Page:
“Do You Observe Grandmother’s Day?”
IT WAS a cold winter morning. Natalia, a 16-year-old girl in Poland, was waiting for a train when two journalists from a local newspaper approached her and asked, “Do you observe Grandmother’s Day?”
In Poland, Grandmother’s Day, Grandfather’s Day, Mother’s Day, Women’s Day, and Teacher’s Day are all special days. Young children commonly celebrate Grandmother’s Day and Grandfather’s Day by making greeting cards, while older children give presents or flowers to their grandparents.
At first, words failed Natalia when she was asked the above question. But after offering a silent prayer, she told the journalists, “I am one of Jehovah’s Witnesses, and I do not observe Grandmother’s Day.” The journalists seemed surprised. Natalia then smiled and added: “I live with my grandmother, so I can bring her flowers, talk to her, and express gratitude for her kindness every day. Why should I honor her only once a year?”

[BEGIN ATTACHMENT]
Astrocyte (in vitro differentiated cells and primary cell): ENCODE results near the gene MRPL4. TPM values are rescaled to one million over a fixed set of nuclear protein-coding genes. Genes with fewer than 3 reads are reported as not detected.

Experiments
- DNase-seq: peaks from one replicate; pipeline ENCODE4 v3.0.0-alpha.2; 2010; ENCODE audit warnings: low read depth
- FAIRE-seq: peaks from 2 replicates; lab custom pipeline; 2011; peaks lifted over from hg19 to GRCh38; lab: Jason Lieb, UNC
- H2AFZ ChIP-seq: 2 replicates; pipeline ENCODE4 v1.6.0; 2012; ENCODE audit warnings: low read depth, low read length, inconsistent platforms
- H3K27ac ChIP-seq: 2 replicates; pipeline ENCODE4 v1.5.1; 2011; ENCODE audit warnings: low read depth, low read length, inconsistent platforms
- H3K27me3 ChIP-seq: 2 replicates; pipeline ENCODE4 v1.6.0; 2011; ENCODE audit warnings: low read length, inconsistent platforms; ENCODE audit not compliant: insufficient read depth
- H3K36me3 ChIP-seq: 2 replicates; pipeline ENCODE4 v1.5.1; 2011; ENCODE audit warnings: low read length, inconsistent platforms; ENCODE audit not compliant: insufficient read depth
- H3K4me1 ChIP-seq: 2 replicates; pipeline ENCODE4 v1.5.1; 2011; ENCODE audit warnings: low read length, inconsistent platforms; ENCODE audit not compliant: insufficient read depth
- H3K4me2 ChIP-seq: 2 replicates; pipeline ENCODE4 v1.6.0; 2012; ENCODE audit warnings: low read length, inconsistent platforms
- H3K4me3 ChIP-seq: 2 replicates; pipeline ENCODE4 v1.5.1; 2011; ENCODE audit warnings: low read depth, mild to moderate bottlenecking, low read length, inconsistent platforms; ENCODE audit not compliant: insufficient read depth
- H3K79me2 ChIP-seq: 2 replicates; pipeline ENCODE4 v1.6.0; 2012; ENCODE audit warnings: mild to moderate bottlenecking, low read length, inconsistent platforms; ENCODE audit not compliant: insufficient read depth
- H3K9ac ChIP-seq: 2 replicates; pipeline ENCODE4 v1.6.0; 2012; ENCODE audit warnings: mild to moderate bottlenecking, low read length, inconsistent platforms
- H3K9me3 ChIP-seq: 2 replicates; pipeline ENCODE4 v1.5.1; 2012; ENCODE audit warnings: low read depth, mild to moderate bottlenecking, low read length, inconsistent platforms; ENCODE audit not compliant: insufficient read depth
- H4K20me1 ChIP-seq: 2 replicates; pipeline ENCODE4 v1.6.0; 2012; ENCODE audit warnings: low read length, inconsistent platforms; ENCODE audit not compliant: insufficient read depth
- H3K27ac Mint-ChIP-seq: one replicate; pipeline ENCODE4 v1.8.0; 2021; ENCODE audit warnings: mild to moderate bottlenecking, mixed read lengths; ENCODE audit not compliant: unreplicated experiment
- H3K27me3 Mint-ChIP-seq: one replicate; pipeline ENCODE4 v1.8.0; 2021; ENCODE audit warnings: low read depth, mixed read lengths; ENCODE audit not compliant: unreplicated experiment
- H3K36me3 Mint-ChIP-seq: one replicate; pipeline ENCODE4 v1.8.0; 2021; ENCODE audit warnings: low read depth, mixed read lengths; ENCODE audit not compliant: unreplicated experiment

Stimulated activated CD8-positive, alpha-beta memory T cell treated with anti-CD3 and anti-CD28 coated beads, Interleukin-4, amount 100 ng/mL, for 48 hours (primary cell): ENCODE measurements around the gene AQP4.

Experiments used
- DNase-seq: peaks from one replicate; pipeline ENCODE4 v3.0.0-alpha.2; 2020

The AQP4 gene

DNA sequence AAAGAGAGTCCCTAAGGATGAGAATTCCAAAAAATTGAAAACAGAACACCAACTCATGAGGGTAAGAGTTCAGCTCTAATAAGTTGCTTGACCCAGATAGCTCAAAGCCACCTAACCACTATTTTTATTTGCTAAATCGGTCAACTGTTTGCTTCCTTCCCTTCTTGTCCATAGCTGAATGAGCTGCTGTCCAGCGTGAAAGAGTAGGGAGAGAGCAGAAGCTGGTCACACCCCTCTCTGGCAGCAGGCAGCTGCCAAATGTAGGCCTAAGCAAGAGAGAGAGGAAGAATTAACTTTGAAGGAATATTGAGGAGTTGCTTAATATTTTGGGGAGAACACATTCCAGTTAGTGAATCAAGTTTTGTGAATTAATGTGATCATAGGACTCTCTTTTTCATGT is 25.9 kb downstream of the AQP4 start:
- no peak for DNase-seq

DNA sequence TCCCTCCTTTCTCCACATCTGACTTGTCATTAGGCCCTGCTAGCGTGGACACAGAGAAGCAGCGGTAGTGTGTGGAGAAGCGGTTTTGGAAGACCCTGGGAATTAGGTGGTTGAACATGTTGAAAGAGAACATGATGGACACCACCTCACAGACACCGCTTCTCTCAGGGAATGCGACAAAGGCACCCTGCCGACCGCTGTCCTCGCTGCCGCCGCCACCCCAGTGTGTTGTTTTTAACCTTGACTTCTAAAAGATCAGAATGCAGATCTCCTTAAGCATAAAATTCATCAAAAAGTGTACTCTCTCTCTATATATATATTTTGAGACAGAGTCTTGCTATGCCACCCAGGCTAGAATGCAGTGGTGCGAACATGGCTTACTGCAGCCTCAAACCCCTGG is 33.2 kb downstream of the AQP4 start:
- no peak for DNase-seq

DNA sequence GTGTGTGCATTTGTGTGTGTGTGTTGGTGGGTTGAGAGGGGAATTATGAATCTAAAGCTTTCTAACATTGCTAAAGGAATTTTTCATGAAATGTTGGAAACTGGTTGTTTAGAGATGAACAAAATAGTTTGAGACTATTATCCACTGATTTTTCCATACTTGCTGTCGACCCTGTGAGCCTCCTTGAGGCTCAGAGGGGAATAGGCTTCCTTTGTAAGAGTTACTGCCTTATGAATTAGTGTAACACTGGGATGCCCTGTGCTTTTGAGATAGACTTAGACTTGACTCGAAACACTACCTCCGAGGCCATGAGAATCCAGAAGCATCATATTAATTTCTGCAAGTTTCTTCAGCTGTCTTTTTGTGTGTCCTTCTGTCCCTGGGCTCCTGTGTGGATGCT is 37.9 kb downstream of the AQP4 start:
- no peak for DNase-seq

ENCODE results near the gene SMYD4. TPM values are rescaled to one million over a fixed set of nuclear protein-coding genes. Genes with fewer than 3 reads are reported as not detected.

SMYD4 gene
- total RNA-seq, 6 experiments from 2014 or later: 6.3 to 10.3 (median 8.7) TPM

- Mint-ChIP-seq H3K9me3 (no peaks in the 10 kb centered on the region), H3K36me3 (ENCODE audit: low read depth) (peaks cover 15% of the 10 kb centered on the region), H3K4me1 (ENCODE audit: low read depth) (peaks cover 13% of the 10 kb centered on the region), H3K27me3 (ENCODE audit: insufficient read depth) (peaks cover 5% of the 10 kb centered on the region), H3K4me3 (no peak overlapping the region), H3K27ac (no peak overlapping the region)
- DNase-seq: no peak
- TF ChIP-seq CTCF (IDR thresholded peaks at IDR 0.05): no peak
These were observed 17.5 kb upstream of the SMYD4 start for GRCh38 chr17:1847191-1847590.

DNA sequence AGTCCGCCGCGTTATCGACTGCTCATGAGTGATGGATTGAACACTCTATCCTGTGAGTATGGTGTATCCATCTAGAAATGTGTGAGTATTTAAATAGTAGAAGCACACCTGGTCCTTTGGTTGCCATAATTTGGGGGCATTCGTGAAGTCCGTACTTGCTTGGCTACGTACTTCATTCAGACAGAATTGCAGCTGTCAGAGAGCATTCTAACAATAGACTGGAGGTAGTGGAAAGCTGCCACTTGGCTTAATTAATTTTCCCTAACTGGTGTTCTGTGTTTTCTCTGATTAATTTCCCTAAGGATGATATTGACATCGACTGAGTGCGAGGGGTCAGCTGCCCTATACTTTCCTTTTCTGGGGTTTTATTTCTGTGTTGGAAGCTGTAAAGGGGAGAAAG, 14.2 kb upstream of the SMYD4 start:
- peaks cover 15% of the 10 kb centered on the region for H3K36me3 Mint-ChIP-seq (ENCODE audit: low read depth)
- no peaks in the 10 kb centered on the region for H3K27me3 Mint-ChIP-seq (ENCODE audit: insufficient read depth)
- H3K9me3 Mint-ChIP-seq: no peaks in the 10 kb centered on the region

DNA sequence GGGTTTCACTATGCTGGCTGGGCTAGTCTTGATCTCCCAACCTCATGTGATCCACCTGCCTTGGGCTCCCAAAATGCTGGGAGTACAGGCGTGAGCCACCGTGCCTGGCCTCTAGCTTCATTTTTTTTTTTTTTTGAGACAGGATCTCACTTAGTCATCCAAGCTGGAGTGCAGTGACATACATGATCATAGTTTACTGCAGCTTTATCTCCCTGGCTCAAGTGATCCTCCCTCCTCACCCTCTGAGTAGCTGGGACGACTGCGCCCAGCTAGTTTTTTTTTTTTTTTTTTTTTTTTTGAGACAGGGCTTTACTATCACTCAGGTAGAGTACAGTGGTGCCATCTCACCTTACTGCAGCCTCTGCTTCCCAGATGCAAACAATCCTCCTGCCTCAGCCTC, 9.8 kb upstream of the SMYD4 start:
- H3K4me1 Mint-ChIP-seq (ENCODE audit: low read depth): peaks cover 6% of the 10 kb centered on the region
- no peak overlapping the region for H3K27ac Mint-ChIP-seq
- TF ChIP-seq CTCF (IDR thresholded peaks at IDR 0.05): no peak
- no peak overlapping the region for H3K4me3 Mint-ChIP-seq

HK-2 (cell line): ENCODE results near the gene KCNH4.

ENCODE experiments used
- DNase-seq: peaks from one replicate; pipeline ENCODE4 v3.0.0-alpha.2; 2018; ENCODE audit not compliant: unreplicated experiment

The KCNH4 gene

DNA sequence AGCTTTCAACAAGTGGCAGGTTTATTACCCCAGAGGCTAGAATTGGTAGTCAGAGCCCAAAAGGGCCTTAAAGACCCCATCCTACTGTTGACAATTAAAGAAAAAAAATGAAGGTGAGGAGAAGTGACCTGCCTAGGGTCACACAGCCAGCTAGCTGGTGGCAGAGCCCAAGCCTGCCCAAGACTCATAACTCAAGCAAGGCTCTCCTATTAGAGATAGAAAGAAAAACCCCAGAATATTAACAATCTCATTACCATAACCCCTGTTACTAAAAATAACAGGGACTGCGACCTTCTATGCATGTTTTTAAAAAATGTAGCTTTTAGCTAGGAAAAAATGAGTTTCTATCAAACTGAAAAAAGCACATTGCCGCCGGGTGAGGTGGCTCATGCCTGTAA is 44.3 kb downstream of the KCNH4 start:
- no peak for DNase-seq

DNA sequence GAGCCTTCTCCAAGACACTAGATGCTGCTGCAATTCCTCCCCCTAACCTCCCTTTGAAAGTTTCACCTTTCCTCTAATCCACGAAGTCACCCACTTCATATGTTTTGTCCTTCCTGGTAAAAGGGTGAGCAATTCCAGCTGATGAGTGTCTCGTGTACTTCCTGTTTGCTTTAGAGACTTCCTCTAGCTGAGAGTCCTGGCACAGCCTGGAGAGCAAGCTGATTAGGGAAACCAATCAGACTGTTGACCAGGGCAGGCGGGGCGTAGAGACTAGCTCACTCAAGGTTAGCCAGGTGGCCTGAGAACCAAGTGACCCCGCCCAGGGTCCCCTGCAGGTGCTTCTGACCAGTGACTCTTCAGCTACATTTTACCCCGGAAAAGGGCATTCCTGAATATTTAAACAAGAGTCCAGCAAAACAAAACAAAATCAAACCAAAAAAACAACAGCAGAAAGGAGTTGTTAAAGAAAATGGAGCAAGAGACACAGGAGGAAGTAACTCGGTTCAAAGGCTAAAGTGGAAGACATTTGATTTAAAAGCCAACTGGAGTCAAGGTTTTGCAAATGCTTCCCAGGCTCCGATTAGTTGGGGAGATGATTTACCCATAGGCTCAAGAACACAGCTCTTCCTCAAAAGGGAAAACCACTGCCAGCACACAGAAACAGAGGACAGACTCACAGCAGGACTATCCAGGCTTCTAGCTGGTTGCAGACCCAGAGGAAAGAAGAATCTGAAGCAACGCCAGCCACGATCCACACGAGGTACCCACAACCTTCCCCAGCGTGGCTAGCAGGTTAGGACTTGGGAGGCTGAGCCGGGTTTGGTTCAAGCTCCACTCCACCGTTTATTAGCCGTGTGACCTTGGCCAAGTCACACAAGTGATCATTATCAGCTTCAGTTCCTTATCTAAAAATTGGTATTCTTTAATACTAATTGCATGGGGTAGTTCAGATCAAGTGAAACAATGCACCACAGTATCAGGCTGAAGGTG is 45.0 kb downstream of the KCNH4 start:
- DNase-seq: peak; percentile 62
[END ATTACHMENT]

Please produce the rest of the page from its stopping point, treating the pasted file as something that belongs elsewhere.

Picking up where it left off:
That thoughtful expression impressed the journalists, as it might you as well. The next day the morning newspaper printed both Natalia’s words and her photograph.
Does this example cause you to ask yourself whether you too are prepared to explain reasons for your beliefs and conduct, especially when unexpectedly questioned? True worshippers of God will seek to honor him by always being ready to provide reasons for what they believe and by willingly doing so whenever possible.—1 Peter 3:15.